I guess I shouldn't mention what category of slave I am. Let's just say I get to share the exotic dancer lounges in stations.

Anyway... fixing problems.

It took three runs from Amarr to Hek. Starting with 100mil liquid ISK, I bought a dozen or so stacks of, well, crap that no one wanted in Amarr, but was highly valued in Hek. Two days later, and we're looking at a PLEX within a week, with enough licenses to keep the Sir Chief Behnid, myself, and my wife in space.

Seriously, if you need a lot of cash in a hurry, and you're not afraid of travel, Region Trading is the way to go. It's even a little easier than when I first started. Frigates warp faster these days, and Industrials don't take forever to get going. I did the last 2 runs in a Wreathe. Never felt more secure carrying 100mil worth of stuff.

But I just want to share a quick tip I discovered. Made my life a whole lot easier.

Before, I would use spreadsheets and market browsers to keep track of everything. It was fantastic, and kept track of everything well, and I could get all kinds of data.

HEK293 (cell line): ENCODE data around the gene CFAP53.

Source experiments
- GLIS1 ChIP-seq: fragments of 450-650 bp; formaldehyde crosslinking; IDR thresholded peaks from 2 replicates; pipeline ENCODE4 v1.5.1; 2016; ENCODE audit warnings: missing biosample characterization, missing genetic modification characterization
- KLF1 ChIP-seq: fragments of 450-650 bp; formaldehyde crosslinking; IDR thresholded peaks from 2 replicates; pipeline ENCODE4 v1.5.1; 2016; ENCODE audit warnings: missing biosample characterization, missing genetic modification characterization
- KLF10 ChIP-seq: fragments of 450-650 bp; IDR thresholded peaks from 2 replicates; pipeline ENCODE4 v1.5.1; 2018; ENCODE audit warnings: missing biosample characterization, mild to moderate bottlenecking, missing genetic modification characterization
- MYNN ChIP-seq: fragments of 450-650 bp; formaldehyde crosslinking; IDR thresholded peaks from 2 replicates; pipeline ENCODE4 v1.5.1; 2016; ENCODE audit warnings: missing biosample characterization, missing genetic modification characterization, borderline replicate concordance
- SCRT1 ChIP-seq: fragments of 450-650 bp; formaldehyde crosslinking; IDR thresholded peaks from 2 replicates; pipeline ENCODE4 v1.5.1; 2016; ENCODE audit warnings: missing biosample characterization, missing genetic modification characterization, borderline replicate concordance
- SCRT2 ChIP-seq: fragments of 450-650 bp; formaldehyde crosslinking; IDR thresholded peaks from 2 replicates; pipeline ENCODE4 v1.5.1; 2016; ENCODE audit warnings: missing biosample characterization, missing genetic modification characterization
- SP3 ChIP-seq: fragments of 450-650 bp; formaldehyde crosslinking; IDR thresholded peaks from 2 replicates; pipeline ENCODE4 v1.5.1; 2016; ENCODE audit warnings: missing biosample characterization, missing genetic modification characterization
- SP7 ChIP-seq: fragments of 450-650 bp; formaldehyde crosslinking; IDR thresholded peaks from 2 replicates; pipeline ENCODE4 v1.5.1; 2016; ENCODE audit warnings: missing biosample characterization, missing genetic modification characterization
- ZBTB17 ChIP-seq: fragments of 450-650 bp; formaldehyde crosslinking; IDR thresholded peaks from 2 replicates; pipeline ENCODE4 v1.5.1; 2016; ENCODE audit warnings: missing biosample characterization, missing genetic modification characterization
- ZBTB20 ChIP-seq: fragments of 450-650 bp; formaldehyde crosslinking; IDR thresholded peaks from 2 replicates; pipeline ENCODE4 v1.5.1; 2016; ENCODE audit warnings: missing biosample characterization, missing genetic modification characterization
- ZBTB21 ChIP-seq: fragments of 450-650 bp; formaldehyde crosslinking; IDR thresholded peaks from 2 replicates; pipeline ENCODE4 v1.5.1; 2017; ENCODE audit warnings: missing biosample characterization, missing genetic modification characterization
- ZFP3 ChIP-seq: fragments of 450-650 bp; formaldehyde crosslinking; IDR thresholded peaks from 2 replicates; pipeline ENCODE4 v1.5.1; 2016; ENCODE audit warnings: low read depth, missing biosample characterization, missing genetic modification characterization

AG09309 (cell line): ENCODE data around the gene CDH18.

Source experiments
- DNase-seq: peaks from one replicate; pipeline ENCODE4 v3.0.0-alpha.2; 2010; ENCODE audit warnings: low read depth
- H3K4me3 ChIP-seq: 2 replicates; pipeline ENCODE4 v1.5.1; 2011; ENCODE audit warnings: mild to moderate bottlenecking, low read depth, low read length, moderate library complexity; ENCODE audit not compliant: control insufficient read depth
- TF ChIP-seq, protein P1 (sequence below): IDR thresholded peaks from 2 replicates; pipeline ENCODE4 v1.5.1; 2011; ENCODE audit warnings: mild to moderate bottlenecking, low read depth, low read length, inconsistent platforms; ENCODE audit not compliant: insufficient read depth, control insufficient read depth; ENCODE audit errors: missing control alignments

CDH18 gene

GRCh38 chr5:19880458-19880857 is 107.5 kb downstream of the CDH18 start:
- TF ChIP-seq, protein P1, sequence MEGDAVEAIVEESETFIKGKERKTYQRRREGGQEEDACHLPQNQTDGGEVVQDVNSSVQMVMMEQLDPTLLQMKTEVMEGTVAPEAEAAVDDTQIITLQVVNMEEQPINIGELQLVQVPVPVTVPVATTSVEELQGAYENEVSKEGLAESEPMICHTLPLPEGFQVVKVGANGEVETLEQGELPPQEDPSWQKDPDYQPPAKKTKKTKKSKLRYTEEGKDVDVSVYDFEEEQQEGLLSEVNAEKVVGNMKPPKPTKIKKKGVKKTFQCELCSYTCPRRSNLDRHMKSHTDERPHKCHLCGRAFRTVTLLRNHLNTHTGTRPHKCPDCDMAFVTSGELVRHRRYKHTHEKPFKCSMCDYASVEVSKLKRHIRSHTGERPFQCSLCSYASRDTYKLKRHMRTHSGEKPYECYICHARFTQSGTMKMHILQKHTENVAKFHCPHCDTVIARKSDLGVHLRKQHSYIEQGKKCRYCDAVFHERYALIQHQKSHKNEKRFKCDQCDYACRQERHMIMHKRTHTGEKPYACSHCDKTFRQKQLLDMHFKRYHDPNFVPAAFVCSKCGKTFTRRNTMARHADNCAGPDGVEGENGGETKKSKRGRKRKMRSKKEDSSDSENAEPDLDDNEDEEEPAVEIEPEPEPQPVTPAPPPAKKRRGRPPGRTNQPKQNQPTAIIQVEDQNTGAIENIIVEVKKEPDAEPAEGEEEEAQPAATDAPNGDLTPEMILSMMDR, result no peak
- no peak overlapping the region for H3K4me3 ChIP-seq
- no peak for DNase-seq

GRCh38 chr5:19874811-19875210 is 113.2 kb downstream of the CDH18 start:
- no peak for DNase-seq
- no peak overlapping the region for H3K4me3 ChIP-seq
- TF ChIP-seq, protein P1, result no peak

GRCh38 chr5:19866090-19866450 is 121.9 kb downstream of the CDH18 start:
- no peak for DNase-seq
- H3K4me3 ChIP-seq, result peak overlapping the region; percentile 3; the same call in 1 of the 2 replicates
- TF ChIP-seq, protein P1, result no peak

It did add a lot of time to my trading though.

But did you know the market browser had a quick bar?

Using folders to organize what you region trade and what you station trade, you spend a lot less clicks going through your orders. Before, I'd go to my order page, get the menu open, wait for it to load, check back on my spreadsheets etc.

Now, I open up the market quick bar, and just scroll down to update my orders. Many of you are thinking, 'Duh, why didn't you do that before?' No one told me how, that's why.

But something I did discover though, which was pretty nifty. You know you can add your own text notes to items in the browser?

I use this now instead of referring to my spreadsheets. If I find an item worth trading (which croda does so well in explaining how.. and which I tried to explain a while back), I just add it to quick bar, put it in the right folder, and note 'Buy". If I have the item already, I note 'Selling'.